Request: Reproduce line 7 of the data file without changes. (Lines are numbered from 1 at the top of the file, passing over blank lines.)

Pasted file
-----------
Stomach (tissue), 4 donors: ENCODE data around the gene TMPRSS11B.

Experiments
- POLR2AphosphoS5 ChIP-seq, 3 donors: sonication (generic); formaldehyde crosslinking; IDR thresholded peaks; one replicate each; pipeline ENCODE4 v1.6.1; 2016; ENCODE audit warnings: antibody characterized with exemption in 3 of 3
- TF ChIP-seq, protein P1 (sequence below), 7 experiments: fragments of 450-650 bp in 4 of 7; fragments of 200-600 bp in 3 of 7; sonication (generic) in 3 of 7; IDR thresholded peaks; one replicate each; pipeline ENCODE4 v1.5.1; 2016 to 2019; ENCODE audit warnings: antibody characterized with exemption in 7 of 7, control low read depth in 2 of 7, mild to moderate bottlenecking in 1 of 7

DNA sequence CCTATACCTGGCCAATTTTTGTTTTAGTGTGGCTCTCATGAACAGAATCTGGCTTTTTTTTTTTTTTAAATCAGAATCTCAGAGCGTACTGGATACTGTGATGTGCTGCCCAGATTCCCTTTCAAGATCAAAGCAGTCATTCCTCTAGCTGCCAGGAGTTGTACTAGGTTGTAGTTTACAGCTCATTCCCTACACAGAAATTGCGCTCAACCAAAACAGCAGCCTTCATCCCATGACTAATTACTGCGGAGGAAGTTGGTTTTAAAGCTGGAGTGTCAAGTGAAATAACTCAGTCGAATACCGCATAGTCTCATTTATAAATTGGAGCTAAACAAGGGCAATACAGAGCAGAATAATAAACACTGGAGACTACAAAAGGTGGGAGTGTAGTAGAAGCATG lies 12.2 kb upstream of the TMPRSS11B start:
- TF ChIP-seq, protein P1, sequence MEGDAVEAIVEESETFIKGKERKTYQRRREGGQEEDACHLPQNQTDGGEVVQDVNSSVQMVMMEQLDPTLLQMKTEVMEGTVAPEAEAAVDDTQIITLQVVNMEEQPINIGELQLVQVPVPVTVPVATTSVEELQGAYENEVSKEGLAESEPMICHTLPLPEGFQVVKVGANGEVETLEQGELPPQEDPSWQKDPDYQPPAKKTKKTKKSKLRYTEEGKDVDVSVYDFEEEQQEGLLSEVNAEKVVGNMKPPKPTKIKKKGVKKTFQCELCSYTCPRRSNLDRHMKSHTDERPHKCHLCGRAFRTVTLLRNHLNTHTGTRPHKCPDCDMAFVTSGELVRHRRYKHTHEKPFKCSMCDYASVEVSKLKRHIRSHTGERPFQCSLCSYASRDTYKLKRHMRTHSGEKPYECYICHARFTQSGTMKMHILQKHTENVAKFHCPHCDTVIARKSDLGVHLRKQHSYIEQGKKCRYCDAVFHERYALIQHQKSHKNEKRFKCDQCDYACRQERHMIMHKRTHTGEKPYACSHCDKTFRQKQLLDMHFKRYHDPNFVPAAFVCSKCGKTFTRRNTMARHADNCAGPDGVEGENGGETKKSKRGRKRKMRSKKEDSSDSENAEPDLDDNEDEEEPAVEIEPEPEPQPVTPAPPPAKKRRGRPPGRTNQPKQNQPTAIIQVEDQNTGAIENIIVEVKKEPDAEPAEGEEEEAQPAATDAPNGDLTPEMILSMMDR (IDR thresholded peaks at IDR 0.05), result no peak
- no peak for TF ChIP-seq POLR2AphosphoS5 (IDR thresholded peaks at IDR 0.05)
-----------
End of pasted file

- no peak for TF ChIP-seq POLR2AphosphoS5 (IDR thresholded peaks at IDR 0.05)